Overview

Dr. Adam Cassidy’s research focuses primarily on understanding neurobehavioral development and promoting resilience among at-risk children and adolescents. He is currently involved in several studies looking at cognitive, self-regulatory, and psychosocial development in children with various types of critical congenital heart disease. Dr. Cassidy is also the primary investigator on a Harvard University Center for AIDS Research (HU CFAR) grant aimed at investigating neurodevelopmental outcomes in young HIV-exposed/uninfected children in Botswana.

Background

Dr. Cassidy is a board-certified clinical neuropsychologist (ABPP/ABCN) in the Center for Neuropsychology at Boston Children’s Hospital, and a member of the BCH Cardiac Neurodevelopmental Program. He received a B.A. in Psychology from Drew University, an M.A. in Child Psychology from the University of Minnesota, and a PhD in Developmental Psychopathology and Clinical Science from the University of Minnesota. He completed a predoctoral internship in lifespan neuropsychology at the Emory University School of Medicine/Emory Healthcare and a two-year postdoctoral fellowship in pediatric neuropsychology at Boston Children’s Hospital/Harvard Medical School.

PUBLICATIONS

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  1. Neurodevelopmental and psychosocial interventions for individuals with CHD: a research agenda and recommendations from the Cardiac Neurodevelopmental Outcome Collaborative. Cardiol Young. 2021 Jun; 31(6):888-899. View abstract
  2. Assessment and Treatment of a Young Adult with Congenital Heart Disease and ADHD. J Dev Behav Pediatr. 2021 05 01; 42(4):340-342. View abstract
  3. Performance on the ROCF at 8 Years Predicts Academic Achievement at 16 Years in Individuals with Dextro-Transposition of the Great Arteries. J Int Neuropsychol Soc. 2021 10; 27(9):857-864. View abstract
  4. The origins and development of the Cardiac Neurodevelopmental Outcome Collaborative: creating innovative clinical, quality improvement, and research opportunities - Corrigendum. Cardiol Young. 2021 01; 31(1):175. View abstract
  5. Neurodevelopmental evaluation for school-age children with congenital heart disease: recommendations from the cardiac neurodevelopmental outcome collaborative. Cardiol Young. 2020 Nov; 30(11):1623-1636. View abstract
  6. The origins and development of the cardiac neurodevelopment outcome collaborative: creating innovative clinical, quality improvement, and research opportunities. Cardiol Young. 2020 Nov; 30(11):1597-1602. View abstract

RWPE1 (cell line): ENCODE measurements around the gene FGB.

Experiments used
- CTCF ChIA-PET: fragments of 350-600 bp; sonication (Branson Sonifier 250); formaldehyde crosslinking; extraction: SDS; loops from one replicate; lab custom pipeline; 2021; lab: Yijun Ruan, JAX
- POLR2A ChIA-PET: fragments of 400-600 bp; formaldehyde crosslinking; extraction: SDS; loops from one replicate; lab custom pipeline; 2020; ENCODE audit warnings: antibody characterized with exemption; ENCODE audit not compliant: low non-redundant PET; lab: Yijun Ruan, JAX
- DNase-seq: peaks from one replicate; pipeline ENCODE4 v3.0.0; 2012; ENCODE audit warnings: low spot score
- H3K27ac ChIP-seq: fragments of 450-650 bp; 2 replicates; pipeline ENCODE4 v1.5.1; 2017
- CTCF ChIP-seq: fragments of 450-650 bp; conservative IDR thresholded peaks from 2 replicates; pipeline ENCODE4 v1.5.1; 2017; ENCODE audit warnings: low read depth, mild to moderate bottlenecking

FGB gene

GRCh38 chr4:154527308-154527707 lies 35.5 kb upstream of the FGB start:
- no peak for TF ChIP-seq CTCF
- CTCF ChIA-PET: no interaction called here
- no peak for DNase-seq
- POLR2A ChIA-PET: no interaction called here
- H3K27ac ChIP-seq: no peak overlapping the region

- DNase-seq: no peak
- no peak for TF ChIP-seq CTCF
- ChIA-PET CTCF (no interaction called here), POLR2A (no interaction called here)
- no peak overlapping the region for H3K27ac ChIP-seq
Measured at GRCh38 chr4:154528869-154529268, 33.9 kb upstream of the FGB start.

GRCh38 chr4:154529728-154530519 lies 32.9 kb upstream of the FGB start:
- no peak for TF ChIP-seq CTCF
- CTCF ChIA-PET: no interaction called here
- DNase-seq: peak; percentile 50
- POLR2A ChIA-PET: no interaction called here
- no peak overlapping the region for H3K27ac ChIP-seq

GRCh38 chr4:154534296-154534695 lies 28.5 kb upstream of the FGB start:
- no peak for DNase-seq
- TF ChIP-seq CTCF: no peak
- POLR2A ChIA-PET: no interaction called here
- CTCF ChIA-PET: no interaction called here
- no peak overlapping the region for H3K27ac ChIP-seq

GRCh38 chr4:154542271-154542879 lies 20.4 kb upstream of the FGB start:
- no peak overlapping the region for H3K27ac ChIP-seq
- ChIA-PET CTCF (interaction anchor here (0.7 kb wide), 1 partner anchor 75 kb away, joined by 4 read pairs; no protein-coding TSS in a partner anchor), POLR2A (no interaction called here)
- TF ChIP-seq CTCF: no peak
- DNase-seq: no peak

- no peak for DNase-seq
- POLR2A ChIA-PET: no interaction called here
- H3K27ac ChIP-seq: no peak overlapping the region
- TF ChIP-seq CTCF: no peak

7. Meta-analysis in congenital heart disease: a question of sampling and interpretation. Dev Med Child Neurol. 2021 01; 63(1):8-9. View abstract
  8. Child HIV Exposure and CMV Seroprevalence in Botswana: No Associations With 24-Month Growth and Neurodevelopment. Open Forum Infect Dis. 2020 Oct; 7(10):ofaa373. View abstract
  9. Cognitive flexibility in critical CHD: a target for intervention. Cardiol Young. 2020 Aug; 30(8):1061-1069. View abstract
  10. In Utero Efavirenz Exposure and Neurodevelopmental Outcomes in HIV-exposed Uninfected Children in Botswana. Pediatr Infect Dis J. 2019 08; 38(8):828-834. View abstract
  11. Visual-spatial processing style is associated with psychopathology in adolescents with critical congenital heart disease. Clin Neuropsychol. 2019 05; 33(4):760-778. View abstract
  12. HIV Exposure and Formula Feeding Predict Under-2 Mortality in HIV-Uninfected Children, Botswana. J Pediatr. 2018 12; 203:68-75.e2. View abstract
  13. [Formula: see text]Congenital heart disease: A primer for the pediatric neuropsychologist. Child Neuropsychol. 2018 10; 24(7):859-902. View abstract
  14. Learning and Memory in Adolescents With Critical Biventricular Congenital Heart Disease. J Int Neuropsychol Soc. 2017 09; 23(8):627-639. View abstract
  15. Psychiatric Disorders and Function in Adolescents with Tetralogy of Fallot. J Pediatr. 2017 08; 187:165-173. View abstract
  16. Visuospatial processing in adolescents with critical congenital heart disease: Organization, integration, and implications for academic achievement. Child Neuropsychol. 2018 05; 24(4):451-468. View abstract
  17. Processing speed, executive function, and academic achievement in children with dextro-transposition of the great arteries: Testing a longitudinal developmental cascade model. Neuropsychology. 2016 10; 30(7):874-885. View abstract
  18. Executive function and psychosocial adjustment in healthy children and adolescents: A latent variable modelling investigation. Child Neuropsychol. 2016; 22(3):292-317. View abstract
  19. Executive Function in Children and Adolescents with Critical Cyanotic Congenital Heart Disease. J Int Neuropsychol Soc. 2015 Jan; 21(1):34-49. View abstract
  20. Childhood maltreatment and the development of relational and physical aggression: the importance of a gender-informed approach. Child Dev. 2008 Nov-Dec; 79(6):1736-51. View abstract